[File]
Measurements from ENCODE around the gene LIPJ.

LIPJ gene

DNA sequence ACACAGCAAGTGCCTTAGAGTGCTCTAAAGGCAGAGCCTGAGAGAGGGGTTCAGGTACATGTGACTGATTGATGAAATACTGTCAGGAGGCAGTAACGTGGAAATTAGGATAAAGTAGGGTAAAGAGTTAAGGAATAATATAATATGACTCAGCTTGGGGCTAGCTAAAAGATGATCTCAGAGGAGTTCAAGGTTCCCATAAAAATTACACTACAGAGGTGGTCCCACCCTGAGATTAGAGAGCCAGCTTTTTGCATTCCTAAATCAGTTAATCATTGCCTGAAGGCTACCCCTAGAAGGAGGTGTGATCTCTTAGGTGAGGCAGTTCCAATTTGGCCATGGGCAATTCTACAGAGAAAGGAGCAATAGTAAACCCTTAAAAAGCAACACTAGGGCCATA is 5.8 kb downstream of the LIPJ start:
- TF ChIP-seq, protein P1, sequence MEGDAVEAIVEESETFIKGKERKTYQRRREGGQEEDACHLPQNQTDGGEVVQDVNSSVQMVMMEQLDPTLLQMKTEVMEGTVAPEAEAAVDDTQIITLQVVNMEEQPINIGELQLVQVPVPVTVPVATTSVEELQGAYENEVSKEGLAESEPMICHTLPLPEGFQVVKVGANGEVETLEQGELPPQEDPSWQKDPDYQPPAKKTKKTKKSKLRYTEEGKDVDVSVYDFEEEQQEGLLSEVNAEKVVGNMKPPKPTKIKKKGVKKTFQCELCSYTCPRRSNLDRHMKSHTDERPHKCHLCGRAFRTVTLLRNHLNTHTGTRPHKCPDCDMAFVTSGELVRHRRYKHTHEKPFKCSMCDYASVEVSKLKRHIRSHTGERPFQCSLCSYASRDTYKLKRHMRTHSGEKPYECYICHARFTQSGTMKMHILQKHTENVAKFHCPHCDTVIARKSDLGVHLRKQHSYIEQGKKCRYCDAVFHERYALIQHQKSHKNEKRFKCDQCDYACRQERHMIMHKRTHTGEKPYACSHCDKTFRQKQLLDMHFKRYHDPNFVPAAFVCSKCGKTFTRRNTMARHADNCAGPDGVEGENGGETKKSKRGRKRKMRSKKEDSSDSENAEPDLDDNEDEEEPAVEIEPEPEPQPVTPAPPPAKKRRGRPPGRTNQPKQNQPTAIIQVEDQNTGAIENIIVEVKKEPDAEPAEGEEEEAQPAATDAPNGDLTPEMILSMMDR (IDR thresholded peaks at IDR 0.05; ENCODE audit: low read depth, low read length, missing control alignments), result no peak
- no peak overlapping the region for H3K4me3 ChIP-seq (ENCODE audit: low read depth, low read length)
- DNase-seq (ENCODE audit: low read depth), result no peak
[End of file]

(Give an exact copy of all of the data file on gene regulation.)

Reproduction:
Measurements from ENCODE around the gene LIPJ.

LIPJ gene

DNA sequence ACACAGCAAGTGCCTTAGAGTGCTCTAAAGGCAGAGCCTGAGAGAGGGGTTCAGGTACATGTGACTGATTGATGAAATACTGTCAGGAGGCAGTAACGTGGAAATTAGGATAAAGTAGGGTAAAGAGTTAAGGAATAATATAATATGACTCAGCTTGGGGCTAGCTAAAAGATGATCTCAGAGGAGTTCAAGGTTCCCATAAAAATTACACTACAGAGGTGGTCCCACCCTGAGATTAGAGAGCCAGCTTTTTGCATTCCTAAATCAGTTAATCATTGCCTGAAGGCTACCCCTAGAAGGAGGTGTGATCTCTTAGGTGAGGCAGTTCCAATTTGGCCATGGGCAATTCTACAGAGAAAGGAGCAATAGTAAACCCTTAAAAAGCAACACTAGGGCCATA is 5.8 kb downstream of the LIPJ start:
- TF ChIP-seq, protein P1, sequence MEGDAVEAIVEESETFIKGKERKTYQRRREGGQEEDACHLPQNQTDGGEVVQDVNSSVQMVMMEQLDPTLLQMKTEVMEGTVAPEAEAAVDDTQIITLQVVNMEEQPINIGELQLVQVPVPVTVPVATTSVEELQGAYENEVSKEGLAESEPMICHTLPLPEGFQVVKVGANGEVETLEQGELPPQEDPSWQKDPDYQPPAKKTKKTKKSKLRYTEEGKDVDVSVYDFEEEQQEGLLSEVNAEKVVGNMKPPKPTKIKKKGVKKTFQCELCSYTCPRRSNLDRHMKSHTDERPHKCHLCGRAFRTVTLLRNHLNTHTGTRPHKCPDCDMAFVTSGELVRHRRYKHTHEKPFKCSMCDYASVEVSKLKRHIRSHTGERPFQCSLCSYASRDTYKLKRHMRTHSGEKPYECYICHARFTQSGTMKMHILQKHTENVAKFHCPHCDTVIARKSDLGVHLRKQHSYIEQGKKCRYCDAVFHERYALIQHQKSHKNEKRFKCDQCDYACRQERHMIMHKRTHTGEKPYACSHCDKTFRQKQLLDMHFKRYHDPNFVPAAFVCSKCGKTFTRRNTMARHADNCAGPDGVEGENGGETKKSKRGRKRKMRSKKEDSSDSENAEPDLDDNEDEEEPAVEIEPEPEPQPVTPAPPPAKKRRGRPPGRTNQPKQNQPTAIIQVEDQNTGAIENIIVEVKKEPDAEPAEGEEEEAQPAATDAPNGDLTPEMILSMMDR (IDR thresholded peaks at IDR 0.05; ENCODE audit: low read depth, low read length, missing control alignments), result no peak
- no peak overlapping the region for H3K4me3 ChIP-seq (ENCODE audit: low read depth, low read length)
- DNase-seq (ENCODE audit: low read depth), result no peak